Humpback rhapsody – October 12 2007

After being totally eliminated from Northern Vancouver Island waters in 1967, humpback whales are gradually making a return. The Coal Harbour whaling station, on Vancouver Island’s northwest coast (near Port Hardy) was the last whaling station in North America. In 1967, faced with a shortage of whales in nearby Pacific waters, the whalers travelled around the top of Vancouver Island into Queen Charlotte Strait, Blackfish Sound and Knight Inlet. There, they found a tiny remnant population of 13 humpbacks. Every last one of them was killed – all the males, all the females, all the mums, all the kids, everyone.

A long period of silence followed. Then, on Easter Sunday in 1982, a lone humpback was spotted traveling east past Alert Bay towards Johnstone Strait. Possibly, this explorer brought news to other humpbacks, because in the years that followed, humpbacks gradually began to return to these waters. Their pace was slow at first, but by the turn of this new millennium, humpbacks had become a common enough sight that they formed a reliable part of the whale watching scene. Nowadays, whale watch operators who can’t show orcas to their passengers can almost count on humpbacks to fill in the gap.

Interestingly, the humpbacks who first arrived were never vocal, so far as we could tell from listening to our hydrophones. But over time, they began to make a few tentative sounds. Last year, on October 14th, we made a wonderful recording in which the A30s and a humpback were vocal at the same time in Robson Bight. We had no idea whether this was some kind of interspecies exchange, and it didn’t last long, but it did make us reflect on the comfortable presence the humpbacks have become in these waters. This year, we have become even more convinced that this is so, that the humpbacks are truly at home here once more. Not only are they here in greater numbers than ever, but they are becoming more vocal. This year, on September 11th, we recorded a 10 minute long vocal session from a humpback in Blackfish Sound, and on October 11th we recorded what sounded like a complex “song” that lasted a full half hour. Here it is: click for audio clip (150mb).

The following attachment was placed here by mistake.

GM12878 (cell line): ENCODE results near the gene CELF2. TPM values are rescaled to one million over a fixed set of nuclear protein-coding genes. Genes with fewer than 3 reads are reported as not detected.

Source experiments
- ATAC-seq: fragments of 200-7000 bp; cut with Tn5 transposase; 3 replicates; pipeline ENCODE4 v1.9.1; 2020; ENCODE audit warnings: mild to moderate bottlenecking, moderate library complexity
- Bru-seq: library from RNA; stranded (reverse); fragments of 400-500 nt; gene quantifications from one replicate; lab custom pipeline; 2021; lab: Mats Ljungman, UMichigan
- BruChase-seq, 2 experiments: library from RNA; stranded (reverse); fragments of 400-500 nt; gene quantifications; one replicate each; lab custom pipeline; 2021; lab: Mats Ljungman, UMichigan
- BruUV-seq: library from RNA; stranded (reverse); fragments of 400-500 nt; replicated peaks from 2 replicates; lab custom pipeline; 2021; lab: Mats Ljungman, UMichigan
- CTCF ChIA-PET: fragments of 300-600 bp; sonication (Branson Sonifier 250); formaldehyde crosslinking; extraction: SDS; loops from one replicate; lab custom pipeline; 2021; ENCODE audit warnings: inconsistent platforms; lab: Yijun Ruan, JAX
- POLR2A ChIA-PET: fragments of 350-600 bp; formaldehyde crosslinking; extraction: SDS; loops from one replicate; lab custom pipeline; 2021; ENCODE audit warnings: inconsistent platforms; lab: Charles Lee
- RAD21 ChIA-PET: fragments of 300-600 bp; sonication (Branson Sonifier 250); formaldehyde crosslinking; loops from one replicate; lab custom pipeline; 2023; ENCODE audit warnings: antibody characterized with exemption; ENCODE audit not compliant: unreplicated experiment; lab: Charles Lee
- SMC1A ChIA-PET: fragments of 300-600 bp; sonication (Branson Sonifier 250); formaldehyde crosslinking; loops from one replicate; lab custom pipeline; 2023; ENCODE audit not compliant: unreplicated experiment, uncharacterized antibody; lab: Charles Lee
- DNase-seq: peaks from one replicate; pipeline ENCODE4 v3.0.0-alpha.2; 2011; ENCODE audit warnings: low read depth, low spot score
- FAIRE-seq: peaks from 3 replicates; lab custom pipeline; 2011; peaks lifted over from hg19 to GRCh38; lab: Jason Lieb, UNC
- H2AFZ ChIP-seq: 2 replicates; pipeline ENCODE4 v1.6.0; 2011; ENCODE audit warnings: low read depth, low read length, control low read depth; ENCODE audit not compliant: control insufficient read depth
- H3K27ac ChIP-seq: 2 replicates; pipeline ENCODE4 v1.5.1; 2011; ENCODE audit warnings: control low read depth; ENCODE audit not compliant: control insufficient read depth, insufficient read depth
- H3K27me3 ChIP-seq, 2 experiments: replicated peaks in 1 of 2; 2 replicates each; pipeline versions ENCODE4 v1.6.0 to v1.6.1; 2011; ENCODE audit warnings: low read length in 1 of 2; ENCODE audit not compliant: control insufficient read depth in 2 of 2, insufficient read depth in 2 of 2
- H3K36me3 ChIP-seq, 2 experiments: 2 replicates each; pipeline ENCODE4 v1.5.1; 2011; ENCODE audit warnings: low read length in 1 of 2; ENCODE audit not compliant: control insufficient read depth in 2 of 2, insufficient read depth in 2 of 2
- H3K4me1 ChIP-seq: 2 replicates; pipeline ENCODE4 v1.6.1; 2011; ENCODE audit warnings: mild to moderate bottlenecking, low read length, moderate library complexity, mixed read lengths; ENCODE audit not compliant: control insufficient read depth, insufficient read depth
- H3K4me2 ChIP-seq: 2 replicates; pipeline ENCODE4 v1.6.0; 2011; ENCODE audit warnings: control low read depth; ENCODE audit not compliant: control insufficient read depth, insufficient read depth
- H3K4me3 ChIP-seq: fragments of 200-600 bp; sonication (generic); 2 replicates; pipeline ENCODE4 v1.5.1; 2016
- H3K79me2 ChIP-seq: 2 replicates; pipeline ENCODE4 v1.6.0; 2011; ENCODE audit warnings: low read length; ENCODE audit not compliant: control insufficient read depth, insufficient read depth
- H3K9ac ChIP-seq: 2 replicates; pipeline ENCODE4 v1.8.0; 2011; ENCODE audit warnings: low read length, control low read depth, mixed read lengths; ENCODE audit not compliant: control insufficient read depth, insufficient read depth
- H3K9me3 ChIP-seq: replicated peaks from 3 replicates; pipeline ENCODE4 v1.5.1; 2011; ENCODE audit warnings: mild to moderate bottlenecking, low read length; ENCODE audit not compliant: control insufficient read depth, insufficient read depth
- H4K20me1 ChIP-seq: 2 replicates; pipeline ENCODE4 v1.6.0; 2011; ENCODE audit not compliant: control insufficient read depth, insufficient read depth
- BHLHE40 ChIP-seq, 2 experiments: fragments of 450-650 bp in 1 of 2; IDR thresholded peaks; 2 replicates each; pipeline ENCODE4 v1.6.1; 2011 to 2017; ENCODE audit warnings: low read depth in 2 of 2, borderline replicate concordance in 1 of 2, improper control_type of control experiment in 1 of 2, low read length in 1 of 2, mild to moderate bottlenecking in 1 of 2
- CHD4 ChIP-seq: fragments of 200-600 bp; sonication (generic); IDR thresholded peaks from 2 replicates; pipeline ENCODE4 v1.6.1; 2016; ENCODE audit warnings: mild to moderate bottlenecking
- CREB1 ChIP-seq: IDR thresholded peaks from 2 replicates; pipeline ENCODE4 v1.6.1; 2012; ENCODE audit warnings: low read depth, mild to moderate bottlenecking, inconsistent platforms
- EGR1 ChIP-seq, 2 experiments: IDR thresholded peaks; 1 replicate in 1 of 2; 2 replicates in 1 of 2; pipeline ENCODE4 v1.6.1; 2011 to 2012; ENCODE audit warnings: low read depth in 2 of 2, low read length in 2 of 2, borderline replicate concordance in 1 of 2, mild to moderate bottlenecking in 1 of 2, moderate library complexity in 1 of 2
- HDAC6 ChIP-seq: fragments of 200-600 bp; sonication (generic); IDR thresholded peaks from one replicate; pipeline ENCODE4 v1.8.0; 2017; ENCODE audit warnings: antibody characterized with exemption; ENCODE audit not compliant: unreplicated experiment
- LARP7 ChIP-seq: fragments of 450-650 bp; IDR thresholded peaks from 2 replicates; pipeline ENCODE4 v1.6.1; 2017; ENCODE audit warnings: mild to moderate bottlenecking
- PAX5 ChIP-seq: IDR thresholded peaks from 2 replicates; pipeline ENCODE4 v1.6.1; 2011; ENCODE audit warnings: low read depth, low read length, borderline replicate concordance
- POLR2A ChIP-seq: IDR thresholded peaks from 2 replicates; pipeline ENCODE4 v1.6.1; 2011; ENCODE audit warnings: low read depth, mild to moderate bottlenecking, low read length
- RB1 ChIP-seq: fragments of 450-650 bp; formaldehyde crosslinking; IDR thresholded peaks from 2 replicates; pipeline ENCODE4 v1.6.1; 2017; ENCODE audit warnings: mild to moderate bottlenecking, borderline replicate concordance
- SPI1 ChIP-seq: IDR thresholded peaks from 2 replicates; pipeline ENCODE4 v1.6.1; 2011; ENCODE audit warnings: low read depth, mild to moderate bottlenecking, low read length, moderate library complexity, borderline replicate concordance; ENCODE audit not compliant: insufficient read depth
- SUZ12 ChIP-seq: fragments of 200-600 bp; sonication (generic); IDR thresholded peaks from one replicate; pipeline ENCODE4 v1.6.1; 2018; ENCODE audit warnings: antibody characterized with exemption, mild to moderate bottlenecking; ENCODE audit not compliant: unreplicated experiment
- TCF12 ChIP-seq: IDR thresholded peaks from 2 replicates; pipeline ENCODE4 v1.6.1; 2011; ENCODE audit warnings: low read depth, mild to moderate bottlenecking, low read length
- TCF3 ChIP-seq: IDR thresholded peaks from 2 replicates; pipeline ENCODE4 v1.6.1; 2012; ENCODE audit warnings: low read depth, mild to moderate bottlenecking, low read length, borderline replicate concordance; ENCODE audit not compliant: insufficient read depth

Possibly, this was a song-in-the-making that will become popular in the coming social season in warmer waters. It isn’t yet known where these humpbacks spend their winter months, though Hawaiian waters are likely. Like others around the world, we are looking forward to hearing the songs of Hawaii’s humpbacks via when they return to their warm water home. This time, we may recognize the tune!

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